In this Article, I argue that, in prisons and in Title VII jurisprudence, the legal response to same-sex sexual harassment and abuse enforces the norms of masculinity that abusers enact in the practice of such abuse and harassment. Prison guards and administrators routinely refuse to prevent or punish sexual abuse, telling the victim to “Be a man. Stand up and fight.” If he is raped, the victim is often told that he is—or has been made—“gay,” and therefore “liked it.” Similar norms, albeit in less violent and more coded form, inflect Title VII jurisprudence of same-sex sexual harassment. In prison and in court, legal actors depart from ordinary legal rules to enforce the norms of masculinity as law, authorizing straight-identified manly men to police the gender conformity of less manly men by sexually abusing them.
Although correctional actors often respond to sexual abuse by enforcing gender rules, the story they tell about prison rape often features a familiar, but misleading, cultural trope of white vulnerability to black violence. This racial narrative obscures institutional responsibility for the gendered legal practices that condone and foster sexual violence, making prison rape seem inevitable. By casting sexual (and nonsexual) violence as a “complex and intractable problem” for which administrators are not to blame, this racial narrative bolsters the rationale for the rules and immunities which largely exempt prisons from the enforcement of constitutional norms. Thus the perception (and reality) of unchecked prison violence supplies a reason for courts not to interfere with the unlawful institutional practices that foster it.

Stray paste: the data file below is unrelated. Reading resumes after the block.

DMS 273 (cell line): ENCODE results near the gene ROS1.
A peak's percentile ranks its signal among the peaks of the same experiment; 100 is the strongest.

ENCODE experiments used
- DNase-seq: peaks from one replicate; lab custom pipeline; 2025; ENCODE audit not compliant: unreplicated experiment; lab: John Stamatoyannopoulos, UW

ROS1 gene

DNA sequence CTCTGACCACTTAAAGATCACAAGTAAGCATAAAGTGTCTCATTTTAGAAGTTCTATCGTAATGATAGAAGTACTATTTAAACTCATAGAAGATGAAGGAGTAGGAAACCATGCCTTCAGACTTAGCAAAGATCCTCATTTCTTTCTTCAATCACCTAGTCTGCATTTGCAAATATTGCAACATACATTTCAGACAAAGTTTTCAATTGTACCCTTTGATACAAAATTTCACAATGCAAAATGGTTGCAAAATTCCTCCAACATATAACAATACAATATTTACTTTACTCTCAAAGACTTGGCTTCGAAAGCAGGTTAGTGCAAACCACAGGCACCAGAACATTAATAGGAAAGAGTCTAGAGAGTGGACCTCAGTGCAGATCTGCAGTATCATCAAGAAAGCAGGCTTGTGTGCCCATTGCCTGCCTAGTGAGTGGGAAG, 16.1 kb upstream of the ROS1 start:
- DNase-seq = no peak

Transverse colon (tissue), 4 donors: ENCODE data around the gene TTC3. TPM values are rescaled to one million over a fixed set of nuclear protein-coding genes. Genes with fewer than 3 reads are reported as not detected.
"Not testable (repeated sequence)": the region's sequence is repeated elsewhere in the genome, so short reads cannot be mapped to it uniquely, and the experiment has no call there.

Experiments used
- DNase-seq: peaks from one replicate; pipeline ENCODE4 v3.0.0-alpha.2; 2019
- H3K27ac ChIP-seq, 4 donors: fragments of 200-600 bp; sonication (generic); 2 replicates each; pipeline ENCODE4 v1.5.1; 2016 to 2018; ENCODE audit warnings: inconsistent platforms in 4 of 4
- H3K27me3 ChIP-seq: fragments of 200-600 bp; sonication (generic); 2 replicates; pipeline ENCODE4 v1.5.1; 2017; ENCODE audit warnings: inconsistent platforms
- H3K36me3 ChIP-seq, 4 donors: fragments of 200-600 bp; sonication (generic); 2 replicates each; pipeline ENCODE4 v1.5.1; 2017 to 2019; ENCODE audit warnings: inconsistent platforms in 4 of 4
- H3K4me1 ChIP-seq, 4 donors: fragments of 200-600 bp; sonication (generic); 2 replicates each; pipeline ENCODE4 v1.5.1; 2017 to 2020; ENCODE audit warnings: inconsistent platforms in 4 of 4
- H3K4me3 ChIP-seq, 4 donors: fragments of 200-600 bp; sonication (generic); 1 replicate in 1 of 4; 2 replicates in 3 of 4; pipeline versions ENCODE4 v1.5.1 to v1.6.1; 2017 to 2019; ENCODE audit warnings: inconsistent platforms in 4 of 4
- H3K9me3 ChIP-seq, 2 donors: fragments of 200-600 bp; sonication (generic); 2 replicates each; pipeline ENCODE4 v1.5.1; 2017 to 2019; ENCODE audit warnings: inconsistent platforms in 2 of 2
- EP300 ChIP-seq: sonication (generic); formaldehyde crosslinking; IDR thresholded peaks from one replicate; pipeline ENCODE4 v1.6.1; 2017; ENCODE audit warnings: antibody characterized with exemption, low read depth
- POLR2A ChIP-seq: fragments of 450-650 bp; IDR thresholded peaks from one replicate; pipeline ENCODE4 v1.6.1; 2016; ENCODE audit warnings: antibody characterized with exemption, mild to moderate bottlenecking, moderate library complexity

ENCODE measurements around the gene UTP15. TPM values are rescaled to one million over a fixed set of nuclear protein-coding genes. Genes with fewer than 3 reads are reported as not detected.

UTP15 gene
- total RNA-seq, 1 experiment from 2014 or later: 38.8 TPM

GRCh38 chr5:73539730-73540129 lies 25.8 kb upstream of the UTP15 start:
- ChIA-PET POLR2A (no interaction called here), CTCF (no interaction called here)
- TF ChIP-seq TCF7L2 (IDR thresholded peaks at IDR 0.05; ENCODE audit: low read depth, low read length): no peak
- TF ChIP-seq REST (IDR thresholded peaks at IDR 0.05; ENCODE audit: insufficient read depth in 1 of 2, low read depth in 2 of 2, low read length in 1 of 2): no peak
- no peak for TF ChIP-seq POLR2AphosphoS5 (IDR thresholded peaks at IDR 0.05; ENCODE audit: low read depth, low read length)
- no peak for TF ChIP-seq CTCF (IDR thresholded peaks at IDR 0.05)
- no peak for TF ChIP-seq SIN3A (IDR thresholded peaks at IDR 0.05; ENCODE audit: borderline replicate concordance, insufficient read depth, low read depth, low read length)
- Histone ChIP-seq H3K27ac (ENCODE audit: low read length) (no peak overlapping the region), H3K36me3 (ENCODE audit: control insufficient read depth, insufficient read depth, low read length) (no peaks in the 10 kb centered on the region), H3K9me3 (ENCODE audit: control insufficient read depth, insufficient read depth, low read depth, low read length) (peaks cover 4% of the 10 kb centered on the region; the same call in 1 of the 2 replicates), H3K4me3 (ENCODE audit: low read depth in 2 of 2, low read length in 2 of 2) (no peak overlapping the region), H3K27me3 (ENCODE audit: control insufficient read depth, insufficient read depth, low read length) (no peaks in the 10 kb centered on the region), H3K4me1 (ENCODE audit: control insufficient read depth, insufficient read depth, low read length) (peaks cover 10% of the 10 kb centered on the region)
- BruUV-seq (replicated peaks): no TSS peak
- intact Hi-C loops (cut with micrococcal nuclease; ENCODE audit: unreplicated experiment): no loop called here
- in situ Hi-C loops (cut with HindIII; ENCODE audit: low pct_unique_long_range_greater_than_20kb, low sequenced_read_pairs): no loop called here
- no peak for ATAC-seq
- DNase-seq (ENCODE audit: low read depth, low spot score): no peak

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Date of this Version
Kim S. Buchanan, "Gendered Laws, Racial Stories" (September 2009). University of Southern California Legal Studies Working Paper Series. Working Paper 53.
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